A few days ago, real estate analytics firm Corelogic announced the status of the foreclosure crisis and the news wasn't very good. A total of 47,000 foreclosures were completed this past May, down from 52,000 one year ago. The decrease represents only a bit more than a 9% improvement over last year, and the news gets worse: completed foreclosures were up by 3.8% month over month, and the U.S. still has a backlog of 660,000 homes in various stages of the foreclosure process.
Some states still have achingly high numbers of homes in the foreclosure pipeline. Notably, the states with the highest buildup of foreclosures are in judicial states, where foreclosures must wend their way through the court system. Foreclosures move to completion more quickly in non-judicial states, where the courts generally are not involved.
But the intervention of the courts is only part of the issue in these states. Here are the top three, with foreclosure inventory for each presented as a percentage of all mortgaged homes.
New Jersey: 5.8%
This state's problems go much deeper than just housing. New Jersey recently revealed an enormous budget deficit, brought about, at least in part, by the dismal employment situation. While the nation at large has been recovering many of the jobs lost during the Great Recession, New Jersey has regained very few. At a time when new unemployment claims are dropping at the national level, New Jersey's are rising. The state's unemployment rate is 6.8%, the twelfth highest in the U.S.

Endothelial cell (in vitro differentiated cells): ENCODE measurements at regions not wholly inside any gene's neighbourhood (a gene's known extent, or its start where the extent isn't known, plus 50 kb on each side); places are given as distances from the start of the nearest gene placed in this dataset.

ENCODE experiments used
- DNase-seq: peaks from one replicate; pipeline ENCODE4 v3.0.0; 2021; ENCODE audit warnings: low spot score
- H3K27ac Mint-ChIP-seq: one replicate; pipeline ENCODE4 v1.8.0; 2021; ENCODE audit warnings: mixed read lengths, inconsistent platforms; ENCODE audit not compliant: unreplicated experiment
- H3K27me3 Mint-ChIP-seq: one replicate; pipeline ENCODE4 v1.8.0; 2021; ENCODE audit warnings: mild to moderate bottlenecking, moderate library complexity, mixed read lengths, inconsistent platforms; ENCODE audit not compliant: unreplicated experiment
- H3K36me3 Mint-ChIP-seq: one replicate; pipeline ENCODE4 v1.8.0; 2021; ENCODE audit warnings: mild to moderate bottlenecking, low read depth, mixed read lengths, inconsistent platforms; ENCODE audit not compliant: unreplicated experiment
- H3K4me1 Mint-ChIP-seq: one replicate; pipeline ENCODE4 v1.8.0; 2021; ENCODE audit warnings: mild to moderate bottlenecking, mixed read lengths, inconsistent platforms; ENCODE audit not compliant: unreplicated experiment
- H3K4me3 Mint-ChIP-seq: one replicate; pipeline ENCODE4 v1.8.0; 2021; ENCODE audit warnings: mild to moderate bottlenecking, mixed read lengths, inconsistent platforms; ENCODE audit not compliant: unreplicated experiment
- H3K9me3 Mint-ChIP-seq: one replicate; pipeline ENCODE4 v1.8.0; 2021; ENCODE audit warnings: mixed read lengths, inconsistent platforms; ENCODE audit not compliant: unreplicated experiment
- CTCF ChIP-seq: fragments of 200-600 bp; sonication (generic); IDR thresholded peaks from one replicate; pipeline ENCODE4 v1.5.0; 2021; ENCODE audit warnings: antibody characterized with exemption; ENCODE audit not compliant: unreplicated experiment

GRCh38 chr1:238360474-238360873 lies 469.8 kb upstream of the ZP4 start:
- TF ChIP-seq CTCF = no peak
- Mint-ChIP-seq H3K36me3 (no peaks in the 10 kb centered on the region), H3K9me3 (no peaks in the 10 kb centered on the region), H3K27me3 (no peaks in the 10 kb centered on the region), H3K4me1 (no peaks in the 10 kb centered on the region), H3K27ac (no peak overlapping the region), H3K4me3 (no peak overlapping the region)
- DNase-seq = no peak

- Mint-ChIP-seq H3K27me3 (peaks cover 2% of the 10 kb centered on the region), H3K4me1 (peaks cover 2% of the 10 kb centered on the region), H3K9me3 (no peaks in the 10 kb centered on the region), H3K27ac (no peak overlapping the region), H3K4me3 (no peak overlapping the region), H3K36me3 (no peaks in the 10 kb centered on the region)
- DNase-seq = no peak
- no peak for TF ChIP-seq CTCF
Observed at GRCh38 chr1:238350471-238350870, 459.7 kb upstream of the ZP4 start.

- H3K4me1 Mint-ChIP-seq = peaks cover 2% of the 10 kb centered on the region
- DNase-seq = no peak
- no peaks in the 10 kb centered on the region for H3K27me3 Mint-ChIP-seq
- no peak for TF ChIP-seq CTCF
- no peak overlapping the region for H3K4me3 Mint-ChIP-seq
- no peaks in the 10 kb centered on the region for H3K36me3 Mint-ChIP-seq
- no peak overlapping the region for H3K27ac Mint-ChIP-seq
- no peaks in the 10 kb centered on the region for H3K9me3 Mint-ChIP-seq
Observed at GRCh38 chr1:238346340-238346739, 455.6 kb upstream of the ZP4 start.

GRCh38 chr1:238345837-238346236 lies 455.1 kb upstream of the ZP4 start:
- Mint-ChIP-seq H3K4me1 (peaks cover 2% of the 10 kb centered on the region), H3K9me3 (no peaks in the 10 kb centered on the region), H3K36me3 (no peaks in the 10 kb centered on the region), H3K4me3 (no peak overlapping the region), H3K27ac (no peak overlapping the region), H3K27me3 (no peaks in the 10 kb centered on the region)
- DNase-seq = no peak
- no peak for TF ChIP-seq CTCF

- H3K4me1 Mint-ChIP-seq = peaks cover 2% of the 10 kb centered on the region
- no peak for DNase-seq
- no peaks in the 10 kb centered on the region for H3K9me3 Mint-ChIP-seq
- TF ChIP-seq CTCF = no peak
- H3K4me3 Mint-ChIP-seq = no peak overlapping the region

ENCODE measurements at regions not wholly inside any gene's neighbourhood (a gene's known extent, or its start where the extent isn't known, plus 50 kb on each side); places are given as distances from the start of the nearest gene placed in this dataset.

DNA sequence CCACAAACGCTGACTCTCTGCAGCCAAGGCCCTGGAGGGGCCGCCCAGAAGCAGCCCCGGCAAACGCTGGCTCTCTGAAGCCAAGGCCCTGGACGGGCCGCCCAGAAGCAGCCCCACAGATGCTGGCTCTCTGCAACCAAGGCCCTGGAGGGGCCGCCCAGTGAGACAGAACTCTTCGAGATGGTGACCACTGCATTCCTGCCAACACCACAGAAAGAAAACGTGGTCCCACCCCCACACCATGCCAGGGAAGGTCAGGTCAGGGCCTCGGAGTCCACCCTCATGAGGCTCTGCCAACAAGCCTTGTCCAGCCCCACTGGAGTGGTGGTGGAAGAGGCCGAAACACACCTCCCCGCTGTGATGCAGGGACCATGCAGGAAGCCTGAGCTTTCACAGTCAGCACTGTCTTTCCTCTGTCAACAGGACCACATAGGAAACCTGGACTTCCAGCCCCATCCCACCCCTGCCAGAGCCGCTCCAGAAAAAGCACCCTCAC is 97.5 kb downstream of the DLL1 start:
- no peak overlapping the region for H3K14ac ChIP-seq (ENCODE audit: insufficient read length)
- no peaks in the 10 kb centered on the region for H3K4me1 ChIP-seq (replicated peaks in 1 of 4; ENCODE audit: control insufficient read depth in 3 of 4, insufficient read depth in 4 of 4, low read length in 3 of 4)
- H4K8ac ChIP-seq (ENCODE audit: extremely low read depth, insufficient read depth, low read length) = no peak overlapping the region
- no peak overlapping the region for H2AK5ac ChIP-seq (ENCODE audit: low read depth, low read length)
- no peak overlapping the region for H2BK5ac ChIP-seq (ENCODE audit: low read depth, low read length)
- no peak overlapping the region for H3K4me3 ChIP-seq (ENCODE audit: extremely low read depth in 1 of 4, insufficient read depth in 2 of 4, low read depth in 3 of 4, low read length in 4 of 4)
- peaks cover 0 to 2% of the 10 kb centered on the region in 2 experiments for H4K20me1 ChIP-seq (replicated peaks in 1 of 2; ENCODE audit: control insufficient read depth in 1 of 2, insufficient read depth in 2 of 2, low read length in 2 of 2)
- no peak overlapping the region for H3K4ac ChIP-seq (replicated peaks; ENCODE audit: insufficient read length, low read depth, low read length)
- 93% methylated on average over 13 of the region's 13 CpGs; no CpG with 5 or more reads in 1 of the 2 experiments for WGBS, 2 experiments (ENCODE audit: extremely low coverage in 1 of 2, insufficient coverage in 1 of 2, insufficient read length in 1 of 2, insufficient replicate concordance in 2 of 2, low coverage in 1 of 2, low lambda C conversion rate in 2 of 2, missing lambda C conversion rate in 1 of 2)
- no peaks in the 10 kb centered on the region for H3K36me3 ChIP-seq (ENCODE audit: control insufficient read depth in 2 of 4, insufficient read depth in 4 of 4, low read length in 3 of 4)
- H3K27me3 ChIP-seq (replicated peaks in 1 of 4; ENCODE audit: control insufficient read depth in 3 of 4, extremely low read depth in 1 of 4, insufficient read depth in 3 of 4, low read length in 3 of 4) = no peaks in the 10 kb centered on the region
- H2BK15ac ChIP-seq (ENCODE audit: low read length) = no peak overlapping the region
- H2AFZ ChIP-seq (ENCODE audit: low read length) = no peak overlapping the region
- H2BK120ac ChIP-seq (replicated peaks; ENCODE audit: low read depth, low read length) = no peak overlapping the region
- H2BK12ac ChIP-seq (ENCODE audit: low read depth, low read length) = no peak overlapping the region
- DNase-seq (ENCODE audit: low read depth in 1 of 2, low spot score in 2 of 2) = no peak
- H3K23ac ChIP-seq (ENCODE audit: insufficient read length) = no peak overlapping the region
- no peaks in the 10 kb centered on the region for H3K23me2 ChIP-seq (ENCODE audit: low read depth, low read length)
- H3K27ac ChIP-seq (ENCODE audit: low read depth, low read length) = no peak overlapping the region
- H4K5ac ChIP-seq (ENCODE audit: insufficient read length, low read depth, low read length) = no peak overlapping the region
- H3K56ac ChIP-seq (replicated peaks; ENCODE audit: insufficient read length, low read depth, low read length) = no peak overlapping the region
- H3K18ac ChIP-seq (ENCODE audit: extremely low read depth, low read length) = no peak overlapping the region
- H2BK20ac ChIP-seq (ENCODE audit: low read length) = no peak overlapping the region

Florida isn't far behind New Jersey, but, considering how badly the Sunshine state was battered by the foreclosure crisis, this fact is not surprising. Several days ago, Fannie Mae and Freddie Mac reported that the agencies now hold a higher number of foreclosed properties from this state than they did at the end of 2010.
Much of this backlog has to do with fraudulent mortgage issues stemming from several large banks, which put foreclosures on hold while lenders tried to put things right. This explains why Florida also has the highest number of "zombie foreclosures" – homes vacated by foreclosed-upon owners, which are then left to deteriorate unabated. RealtyTrac estimates that Florida accounts for nearly 49,000 of these properties, out of a national total of about 141,000.
New York: 4.3%
New Jersey's neighbor was also hammered by the housing crash, and the effects linger still. A recent report by housing activist groups note that 60,000 mortgages are still underwater in Manhattan alone – almost 12% of all home loans. Local politicians are considering enabling the city to take over these mortgages by "eminent domain" to help borrowers stay in their homes.
The situation is so dire that New York's state Attorney General Eric Schneiderman has announced a new mortgage assistance program for troubled homeowners. In addition to existing programs providing free legal help, the NY State Mortgage Assistance Program will provide small loans for those in danger of foreclosure.
A recent RealtyTrac analysis identified New York as one of five states currently offering huge discounts on foreclosure inventory homes, with an average discount of 38.5% on vacant houses with negative equity.
These few examples show that the foreclosure crisis is far from over. As these and other states continue to struggle with the legacy of the mortgage meltdown, it seems very likely that housing will not recover completely until this fiasco is finally resolved.